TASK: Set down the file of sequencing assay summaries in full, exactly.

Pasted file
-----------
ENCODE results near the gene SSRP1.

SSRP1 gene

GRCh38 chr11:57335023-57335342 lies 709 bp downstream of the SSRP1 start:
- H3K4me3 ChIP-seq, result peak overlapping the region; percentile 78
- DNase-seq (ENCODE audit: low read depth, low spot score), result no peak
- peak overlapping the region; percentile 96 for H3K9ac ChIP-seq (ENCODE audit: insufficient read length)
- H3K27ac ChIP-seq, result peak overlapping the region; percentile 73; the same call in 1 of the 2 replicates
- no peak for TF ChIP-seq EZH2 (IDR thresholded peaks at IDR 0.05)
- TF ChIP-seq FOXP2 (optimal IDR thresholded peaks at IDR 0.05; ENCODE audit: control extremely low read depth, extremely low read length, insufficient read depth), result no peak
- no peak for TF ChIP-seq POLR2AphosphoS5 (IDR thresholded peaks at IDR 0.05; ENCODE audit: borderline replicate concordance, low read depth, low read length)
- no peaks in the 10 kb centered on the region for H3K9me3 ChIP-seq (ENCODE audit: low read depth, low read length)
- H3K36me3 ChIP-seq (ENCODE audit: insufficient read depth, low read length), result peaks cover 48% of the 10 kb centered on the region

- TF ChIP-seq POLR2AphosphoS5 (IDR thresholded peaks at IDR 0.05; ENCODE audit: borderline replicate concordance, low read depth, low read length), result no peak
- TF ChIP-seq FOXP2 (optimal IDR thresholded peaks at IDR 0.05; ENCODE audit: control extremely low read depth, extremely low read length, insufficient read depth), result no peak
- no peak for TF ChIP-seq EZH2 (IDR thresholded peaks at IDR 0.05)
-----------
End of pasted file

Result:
ENCODE results near the gene SSRP1.

SSRP1 gene

GRCh38 chr11:57335023-57335342 lies 709 bp downstream of the SSRP1 start:
- H3K4me3 ChIP-seq, result peak overlapping the region; percentile 78
- DNase-seq (ENCODE audit: low read depth, low spot score), result no peak
- peak overlapping the region; percentile 96 for H3K9ac ChIP-seq (ENCODE audit: insufficient read length)
- H3K27ac ChIP-seq, result peak overlapping the region; percentile 73; the same call in 1 of the 2 replicates
- no peak for TF ChIP-seq EZH2 (IDR thresholded peaks at IDR 0.05)
- TF ChIP-seq FOXP2 (optimal IDR thresholded peaks at IDR 0.05; ENCODE audit: control extremely low read depth, extremely low read length, insufficient read depth), result no peak
- no peak for TF ChIP-seq POLR2AphosphoS5 (IDR thresholded peaks at IDR 0.05; ENCODE audit: borderline replicate concordance, low read depth, low read length)
- no peaks in the 10 kb centered on the region for H3K9me3 ChIP-seq (ENCODE audit: low read depth, low read length)
- H3K36me3 ChIP-seq (ENCODE audit: insufficient read depth, low read length), result peaks cover 48% of the 10 kb centered on the region

- TF ChIP-seq POLR2AphosphoS5 (IDR thresholded peaks at IDR 0.05; ENCODE audit: borderline replicate concordance, low read depth, low read length), result no peak
- TF ChIP-seq FOXP2 (optimal IDR thresholded peaks at IDR 0.05; ENCODE audit: control extremely low read depth, extremely low read length, insufficient read depth), result no peak
- no peak for TF ChIP-seq EZH2 (IDR thresholded peaks at IDR 0.05)